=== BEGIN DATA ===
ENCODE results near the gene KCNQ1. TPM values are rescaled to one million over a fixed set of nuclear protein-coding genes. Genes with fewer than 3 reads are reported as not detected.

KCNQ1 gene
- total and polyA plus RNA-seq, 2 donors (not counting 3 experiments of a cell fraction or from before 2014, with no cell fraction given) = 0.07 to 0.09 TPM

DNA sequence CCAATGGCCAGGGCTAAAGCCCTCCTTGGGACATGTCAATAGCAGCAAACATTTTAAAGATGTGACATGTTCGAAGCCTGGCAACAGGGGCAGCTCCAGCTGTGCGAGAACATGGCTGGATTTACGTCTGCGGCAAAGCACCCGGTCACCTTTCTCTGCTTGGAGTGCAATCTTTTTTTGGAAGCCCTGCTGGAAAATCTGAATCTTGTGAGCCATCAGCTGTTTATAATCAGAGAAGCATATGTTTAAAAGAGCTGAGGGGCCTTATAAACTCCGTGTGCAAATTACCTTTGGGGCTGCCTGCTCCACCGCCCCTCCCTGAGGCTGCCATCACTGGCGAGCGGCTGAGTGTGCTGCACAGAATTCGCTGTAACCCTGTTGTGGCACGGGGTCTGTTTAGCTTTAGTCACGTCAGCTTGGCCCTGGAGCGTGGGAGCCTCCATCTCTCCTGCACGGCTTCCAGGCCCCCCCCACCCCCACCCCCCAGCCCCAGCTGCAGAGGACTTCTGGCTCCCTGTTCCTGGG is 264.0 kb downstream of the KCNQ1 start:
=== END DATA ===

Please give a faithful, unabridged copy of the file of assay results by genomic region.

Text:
ENCODE results near the gene KCNQ1. TPM values are rescaled to one million over a fixed set of nuclear protein-coding genes. Genes with fewer than 3 reads are reported as not detected.

KCNQ1 gene
- total and polyA plus RNA-seq, 2 donors (not counting 3 experiments of a cell fraction or from before 2014, with no cell fraction given) = 0.07 to 0.09 TPM

DNA sequence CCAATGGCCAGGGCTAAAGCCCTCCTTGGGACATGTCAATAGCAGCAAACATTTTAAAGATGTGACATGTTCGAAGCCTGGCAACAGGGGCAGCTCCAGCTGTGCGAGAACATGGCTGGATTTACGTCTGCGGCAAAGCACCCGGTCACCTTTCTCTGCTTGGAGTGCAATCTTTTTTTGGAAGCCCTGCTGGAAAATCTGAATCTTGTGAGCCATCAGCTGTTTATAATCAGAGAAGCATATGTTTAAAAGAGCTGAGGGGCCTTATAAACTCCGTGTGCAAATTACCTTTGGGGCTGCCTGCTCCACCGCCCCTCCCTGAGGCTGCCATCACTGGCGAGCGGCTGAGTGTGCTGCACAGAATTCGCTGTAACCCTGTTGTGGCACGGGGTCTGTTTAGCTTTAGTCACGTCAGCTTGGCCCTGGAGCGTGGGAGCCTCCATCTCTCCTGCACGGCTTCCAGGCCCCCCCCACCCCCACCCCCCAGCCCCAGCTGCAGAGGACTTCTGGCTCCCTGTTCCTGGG is 264.0 kb downstream of the KCNQ1 start: